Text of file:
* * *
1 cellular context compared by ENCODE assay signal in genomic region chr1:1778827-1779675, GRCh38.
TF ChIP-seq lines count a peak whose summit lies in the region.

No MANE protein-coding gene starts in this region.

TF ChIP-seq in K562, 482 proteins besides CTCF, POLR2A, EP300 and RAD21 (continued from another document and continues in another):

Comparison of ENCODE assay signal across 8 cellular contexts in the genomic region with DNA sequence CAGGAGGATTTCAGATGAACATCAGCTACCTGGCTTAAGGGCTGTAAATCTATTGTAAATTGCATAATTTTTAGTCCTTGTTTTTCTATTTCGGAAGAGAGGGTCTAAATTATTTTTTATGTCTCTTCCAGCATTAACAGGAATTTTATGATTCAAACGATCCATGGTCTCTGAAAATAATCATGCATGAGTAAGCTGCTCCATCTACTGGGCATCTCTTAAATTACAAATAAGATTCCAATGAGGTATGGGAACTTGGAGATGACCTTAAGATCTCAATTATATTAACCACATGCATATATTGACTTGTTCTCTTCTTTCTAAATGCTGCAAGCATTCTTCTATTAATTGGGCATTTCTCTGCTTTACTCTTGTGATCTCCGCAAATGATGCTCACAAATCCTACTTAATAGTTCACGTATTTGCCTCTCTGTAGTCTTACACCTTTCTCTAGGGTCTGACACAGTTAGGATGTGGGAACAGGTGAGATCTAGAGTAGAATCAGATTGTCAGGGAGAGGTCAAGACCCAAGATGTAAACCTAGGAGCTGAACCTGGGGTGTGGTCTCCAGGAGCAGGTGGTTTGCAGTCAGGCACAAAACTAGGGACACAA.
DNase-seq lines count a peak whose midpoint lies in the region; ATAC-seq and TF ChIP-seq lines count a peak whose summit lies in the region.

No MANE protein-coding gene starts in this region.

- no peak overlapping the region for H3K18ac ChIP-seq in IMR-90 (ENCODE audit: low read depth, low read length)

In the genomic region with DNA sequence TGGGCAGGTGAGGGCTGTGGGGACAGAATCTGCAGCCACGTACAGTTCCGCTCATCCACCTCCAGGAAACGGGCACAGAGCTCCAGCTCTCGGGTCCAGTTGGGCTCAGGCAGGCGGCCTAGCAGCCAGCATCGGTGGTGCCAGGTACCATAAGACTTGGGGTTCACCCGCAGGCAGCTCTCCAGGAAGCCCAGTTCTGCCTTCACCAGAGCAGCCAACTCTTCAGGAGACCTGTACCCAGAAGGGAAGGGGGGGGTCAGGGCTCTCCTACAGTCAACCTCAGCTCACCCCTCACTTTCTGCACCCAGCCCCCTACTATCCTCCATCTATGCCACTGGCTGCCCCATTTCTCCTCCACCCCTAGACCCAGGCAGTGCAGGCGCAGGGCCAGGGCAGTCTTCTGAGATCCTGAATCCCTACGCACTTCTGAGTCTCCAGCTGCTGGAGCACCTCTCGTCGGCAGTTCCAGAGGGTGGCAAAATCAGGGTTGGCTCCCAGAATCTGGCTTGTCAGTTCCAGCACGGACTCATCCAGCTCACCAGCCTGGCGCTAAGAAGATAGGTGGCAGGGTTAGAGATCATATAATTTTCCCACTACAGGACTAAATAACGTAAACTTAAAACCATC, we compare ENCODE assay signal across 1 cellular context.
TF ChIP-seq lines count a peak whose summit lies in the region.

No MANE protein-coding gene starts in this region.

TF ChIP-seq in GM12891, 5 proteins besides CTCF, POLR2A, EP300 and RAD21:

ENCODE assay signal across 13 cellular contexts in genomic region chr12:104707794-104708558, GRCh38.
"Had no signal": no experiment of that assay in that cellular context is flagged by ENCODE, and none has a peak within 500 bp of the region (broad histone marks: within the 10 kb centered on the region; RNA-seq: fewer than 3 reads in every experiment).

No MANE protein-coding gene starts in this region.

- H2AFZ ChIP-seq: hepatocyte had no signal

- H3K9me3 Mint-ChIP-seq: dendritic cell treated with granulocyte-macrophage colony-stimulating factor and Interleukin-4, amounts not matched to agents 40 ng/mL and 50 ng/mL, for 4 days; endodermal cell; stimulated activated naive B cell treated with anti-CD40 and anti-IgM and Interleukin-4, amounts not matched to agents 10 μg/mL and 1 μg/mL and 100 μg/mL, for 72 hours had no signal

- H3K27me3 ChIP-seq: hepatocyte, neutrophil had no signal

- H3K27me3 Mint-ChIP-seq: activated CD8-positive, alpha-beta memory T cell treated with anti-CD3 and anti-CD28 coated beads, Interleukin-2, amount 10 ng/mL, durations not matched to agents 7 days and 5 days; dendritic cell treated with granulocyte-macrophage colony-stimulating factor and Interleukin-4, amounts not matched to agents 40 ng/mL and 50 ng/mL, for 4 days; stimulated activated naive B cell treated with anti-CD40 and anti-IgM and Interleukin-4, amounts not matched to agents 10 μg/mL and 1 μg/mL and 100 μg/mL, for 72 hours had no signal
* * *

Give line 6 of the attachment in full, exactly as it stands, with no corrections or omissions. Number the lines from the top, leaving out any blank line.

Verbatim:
DNase-seq lines count a peak whose midpoint lies in the region; ATAC-seq and TF ChIP-seq lines count a peak whose summit lies in the region.